The oldest amber recovered dates to the Upper Carboniferous period ( 320 million years ago ).   Its chemical composition makes it difficult to match the amber to its producers – it is most similar to the resins produced by flowering plants ; however, there are no flowering plant fossils until the Cretaceous, and they were not common until the Upper Cretaceous . Amber becomes abundant long after the Carboniferous, in the Early Cretaceous , 150 million years ago ,  when it is found in association with insects . The oldest amber with arthropod inclusions comes from the Levant, from Lebanon and Jordan. This amber, roughly 125–135 million years old, is considered of high scientific value, providing evidence of some of the oldest sampled ecosystems .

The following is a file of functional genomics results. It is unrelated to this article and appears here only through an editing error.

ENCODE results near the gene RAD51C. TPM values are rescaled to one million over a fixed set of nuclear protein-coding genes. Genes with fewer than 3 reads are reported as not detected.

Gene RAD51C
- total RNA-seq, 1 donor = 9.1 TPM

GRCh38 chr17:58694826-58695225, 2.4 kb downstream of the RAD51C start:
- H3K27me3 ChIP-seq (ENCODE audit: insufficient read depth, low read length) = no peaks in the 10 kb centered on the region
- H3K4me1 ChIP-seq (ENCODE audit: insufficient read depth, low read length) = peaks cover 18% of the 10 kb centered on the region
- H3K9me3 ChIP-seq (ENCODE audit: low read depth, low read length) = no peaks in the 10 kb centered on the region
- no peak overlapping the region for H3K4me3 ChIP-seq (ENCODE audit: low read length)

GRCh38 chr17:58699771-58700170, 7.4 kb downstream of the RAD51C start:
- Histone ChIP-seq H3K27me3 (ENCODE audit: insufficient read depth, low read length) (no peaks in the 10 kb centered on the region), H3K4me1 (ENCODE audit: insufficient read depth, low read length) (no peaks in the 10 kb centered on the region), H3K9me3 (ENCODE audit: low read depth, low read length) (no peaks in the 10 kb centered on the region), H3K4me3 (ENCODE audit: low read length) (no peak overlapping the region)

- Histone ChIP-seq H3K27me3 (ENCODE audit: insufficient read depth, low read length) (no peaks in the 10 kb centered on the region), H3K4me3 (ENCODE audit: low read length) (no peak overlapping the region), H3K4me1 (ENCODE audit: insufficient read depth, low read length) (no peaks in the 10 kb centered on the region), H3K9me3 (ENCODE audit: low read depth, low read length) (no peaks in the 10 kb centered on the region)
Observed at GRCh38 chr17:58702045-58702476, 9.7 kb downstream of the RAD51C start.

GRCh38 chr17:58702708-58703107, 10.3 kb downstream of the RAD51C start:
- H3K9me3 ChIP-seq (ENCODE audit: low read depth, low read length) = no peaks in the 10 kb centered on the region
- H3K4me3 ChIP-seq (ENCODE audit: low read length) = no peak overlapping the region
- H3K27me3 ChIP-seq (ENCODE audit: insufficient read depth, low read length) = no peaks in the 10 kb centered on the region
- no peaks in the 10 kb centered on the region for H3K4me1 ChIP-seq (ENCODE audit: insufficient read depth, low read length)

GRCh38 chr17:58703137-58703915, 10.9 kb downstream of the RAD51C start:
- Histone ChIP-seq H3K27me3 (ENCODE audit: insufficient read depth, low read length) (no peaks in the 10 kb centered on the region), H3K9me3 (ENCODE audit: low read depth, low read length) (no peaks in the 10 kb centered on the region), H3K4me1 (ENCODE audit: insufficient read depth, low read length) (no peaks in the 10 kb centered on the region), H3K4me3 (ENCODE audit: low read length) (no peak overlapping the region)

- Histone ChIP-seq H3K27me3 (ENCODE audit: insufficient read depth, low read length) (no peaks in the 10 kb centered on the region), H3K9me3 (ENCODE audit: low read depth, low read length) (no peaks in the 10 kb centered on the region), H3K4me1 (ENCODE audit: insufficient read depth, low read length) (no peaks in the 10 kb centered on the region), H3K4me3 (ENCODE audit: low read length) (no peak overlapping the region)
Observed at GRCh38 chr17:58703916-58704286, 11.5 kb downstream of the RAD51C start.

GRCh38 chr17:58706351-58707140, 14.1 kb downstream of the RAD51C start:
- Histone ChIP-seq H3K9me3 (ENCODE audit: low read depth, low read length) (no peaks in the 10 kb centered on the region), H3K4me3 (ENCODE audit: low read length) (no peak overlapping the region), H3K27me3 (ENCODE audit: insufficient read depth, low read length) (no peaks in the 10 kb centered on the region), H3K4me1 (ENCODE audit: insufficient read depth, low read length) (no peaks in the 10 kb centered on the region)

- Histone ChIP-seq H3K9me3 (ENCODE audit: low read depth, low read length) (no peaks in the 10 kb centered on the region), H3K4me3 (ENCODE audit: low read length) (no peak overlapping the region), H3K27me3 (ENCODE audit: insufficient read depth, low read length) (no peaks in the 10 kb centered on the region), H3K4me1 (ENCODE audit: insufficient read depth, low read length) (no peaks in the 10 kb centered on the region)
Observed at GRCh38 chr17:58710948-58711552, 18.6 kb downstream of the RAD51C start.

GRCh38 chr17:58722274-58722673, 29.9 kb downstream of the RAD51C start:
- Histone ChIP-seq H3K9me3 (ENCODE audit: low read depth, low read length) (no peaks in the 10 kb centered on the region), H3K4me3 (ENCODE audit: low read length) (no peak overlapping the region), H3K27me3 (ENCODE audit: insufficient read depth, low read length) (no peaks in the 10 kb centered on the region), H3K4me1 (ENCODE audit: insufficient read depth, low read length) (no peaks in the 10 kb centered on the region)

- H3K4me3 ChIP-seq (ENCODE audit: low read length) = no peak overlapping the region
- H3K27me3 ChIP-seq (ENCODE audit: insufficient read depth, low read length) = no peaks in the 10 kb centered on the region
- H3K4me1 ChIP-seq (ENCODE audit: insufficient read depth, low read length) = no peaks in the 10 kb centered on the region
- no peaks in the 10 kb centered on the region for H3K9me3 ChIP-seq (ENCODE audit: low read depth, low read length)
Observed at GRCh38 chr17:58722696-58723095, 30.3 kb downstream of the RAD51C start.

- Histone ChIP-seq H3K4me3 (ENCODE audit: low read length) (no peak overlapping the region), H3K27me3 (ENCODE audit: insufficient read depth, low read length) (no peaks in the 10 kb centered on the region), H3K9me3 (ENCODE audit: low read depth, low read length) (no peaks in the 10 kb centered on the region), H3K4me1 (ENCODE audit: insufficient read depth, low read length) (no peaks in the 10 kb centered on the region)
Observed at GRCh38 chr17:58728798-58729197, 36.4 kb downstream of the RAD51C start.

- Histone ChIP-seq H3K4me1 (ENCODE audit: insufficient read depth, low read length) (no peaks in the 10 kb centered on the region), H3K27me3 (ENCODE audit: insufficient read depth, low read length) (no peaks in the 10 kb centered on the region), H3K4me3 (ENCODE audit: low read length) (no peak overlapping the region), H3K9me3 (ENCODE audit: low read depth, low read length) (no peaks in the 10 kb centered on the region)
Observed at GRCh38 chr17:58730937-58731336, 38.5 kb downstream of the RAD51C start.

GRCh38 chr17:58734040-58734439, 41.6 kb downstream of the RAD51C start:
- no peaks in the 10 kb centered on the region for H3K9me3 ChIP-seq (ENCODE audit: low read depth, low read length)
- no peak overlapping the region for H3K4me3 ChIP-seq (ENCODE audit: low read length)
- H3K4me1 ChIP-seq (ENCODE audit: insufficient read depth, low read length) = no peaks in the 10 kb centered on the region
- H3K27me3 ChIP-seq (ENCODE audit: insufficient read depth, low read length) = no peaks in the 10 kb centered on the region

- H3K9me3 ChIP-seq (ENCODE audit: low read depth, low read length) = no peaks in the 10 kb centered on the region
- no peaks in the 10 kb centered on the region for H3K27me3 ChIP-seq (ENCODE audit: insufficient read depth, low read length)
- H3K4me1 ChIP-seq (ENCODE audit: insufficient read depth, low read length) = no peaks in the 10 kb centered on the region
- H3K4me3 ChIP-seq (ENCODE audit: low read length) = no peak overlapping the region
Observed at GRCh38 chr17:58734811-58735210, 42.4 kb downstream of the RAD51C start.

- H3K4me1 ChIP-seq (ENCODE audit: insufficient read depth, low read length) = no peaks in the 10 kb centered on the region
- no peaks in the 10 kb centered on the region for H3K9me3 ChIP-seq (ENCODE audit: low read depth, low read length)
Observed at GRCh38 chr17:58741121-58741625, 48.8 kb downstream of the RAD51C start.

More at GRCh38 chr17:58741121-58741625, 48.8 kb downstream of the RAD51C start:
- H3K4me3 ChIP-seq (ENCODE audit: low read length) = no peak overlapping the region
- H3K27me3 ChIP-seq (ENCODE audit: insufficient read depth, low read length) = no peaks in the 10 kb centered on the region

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In 1919 Phoebus Levene at the Rockefeller Institute identified the components (the four bases, the sugar and the phosphate chain) and he showed that the components of DNA were linked in the order phosphate-sugar-base. He called each of these units a nucleotide and suggested the DNA molecule consisted of a string of nucleotide units linked together through the phosphate groups, which are the 'backbone' of the molecule. However Levene thought the chain was short and that the bases repeated in the same fixed order. Torbjörn Caspersson and Einar Hammersten showed that DNA was a polymer.